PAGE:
By Lisbeth Calandrino
Volume 26/Number 26; May 13/20, 2013
Before you can create today, you must forget yesterday.
I recently spoke at an event called Smalbany (Small Business Convention in Albany, N.Y.). The premise was whether the past affects the future and was called, “Change is Not in The Rear View Mirror.”
Although many businesses still feel they’re experiencing a failing economy, they are reluctant to change. It’s not that they don’t know they have to change, it’s they are caught—or paralyzed—in the past. They know the past is behind them and reluctantly give credence to factors presently influencing their business.
The use of social media is a prime example. Many still believe it doesn’t influence their business.
Ask any owner about customer service and he will tell you this is his prime concern. If you ask him about staying in touch with his customers he will say this is another key area. But ask him if he is using social media as one of the ways to stay in touch and he’ll ask you, “What for?”
When contemplating change it’s wise to look at the present and examine what’s happening in the marketplace. The reality of most markets is some loss of revenues decrease in business or competitors gaining an advantage. Take a look at the industry leaders. What are they doing?
For everyone, now is the time to rethink, retool and remake. But change is often difficult and slow. Why? Because we make it that way—we do the one step forward, two step back dance.
Consider the airlines: Charging for baggage, not serving snacks, adding Wi-Fi, eliminating blankets and pillows all in the name of survival and change. Many of the changes appear not well thought out and some a little too late. Customers have been asking about Internet connections for years. This is a long overdue service. It makes you wonder, what they are thinking about? We know what it is—charging for bags.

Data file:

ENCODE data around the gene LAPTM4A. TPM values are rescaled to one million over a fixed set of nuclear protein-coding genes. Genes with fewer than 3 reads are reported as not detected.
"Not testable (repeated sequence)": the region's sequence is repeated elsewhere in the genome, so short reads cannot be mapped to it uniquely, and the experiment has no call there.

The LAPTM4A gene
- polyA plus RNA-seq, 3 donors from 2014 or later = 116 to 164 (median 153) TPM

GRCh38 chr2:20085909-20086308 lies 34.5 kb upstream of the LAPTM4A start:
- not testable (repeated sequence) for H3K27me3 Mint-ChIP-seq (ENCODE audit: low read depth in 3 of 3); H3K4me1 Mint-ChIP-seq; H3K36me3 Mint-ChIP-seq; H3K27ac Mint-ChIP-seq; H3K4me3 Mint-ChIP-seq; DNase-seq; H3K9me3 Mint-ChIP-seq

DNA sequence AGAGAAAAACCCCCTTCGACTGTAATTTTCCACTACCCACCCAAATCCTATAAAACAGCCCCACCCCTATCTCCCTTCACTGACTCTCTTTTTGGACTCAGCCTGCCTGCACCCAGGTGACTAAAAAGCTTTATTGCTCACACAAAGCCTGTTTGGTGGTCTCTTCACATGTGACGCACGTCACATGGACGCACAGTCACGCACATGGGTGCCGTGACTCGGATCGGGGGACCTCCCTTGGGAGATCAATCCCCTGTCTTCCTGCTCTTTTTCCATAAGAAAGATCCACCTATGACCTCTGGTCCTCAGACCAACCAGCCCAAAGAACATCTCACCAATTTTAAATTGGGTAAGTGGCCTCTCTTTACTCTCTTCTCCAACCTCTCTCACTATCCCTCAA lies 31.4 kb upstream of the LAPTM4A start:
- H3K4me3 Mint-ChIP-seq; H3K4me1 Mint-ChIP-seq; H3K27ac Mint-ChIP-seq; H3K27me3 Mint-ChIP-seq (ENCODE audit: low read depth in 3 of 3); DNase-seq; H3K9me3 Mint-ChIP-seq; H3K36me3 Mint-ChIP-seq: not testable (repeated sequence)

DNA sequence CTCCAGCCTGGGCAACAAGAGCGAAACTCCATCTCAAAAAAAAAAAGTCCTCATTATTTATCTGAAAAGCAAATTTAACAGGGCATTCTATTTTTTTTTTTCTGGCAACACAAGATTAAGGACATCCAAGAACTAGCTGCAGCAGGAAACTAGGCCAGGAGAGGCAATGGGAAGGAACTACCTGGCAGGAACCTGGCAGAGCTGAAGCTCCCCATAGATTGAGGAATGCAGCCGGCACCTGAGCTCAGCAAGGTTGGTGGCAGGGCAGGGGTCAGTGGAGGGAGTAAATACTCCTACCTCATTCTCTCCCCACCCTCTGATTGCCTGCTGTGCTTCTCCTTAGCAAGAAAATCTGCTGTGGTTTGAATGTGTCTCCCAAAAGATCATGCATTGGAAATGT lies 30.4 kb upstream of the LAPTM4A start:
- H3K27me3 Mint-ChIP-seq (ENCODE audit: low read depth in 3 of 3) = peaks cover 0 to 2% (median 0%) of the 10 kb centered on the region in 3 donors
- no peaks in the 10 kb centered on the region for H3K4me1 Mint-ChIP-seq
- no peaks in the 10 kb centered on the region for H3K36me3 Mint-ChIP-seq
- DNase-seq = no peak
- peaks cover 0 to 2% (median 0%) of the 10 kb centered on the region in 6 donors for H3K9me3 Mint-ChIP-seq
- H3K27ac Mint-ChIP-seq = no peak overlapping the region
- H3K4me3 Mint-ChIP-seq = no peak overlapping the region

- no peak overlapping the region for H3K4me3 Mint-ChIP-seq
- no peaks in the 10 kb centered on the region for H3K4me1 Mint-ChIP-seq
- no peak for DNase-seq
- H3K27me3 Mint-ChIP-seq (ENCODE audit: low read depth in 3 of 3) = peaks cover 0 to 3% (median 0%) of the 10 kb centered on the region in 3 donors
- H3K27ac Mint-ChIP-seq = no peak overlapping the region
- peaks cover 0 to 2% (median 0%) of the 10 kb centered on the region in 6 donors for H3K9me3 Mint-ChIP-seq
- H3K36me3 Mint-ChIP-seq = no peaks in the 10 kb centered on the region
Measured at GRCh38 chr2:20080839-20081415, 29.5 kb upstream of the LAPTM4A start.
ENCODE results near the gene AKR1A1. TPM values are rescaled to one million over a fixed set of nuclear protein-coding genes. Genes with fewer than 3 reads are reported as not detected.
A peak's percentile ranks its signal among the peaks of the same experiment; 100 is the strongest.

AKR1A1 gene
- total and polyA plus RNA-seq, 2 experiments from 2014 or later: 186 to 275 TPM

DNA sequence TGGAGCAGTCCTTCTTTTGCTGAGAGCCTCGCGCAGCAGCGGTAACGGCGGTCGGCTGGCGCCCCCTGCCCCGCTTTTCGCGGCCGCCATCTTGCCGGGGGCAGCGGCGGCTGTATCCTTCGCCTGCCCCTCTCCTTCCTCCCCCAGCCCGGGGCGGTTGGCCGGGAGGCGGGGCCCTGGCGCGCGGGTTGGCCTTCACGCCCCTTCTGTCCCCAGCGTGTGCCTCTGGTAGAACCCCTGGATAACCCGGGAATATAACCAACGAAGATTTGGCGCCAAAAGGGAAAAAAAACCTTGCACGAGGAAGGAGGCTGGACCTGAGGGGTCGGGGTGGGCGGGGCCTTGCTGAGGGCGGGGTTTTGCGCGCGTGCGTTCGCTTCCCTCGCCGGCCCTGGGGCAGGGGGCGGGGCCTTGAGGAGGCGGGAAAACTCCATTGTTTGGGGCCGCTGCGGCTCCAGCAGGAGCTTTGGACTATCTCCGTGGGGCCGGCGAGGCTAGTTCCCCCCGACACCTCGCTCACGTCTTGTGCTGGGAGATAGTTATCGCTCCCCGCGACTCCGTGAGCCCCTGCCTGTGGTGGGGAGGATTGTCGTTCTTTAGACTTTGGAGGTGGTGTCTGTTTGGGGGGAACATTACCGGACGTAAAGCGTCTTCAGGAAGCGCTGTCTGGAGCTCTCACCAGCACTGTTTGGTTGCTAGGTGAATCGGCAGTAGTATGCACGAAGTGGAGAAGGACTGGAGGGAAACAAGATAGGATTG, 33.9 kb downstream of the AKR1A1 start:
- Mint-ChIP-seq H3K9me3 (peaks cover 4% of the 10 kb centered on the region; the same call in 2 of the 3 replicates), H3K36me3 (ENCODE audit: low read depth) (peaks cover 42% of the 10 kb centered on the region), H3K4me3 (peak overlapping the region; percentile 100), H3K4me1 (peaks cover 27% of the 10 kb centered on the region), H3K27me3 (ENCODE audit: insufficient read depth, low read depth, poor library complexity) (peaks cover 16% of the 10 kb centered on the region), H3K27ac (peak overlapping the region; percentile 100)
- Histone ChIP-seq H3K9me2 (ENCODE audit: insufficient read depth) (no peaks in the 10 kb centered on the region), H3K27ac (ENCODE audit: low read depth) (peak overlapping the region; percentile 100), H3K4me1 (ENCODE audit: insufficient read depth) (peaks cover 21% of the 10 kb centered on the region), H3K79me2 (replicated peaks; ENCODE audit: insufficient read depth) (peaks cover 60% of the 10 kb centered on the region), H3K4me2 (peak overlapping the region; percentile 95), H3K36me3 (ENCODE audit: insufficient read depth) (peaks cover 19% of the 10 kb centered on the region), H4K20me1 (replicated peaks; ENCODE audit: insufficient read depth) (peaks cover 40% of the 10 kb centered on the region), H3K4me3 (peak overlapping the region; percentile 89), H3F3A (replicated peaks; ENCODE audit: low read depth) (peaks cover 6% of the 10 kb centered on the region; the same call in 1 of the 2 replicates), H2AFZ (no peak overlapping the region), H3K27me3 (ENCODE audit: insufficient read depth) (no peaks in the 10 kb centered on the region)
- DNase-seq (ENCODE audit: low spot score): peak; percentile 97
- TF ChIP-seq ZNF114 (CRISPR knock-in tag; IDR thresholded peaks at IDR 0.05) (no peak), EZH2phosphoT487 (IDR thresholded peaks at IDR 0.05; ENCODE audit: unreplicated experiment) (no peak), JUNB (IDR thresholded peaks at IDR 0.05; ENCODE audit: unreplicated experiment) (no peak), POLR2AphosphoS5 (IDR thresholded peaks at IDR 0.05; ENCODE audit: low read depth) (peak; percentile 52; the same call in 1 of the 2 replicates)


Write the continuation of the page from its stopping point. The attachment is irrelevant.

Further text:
One of the stumbling blocks to change, whether personal or business, is the lack of urgency. The Harvard Business Review mentions how businesses rarely understand how difficult it is to get their employees to change—even if the leader decides it’s a good idea.
This became quite evident several years ago when a major flooring client went out of business. At the time they were losing market share, business was down and focus groups were supporting a need for change. Not only were they supporting change, they even had creative and meaningful ideas on what needed to change.
What made it even worse is management knew the customers were right. The thing that made this 40-year-old company so terrific was its ability to change on a dime and its sensitivity to the marketplace.
Unfortunately, the organization was going down for the count. Middle management was determined to stay where it was and ignored both the economic signs and ideas of loyal customers. Urgency was never established; people wouldn’t budge.
Leadership was unable to take the needed stance and within two years the company was gone. For change to occur, those on the top must be clear about the urgency and start the process quickly.
We are all fragile when it comes to change. Sometimes, even eagles need a push.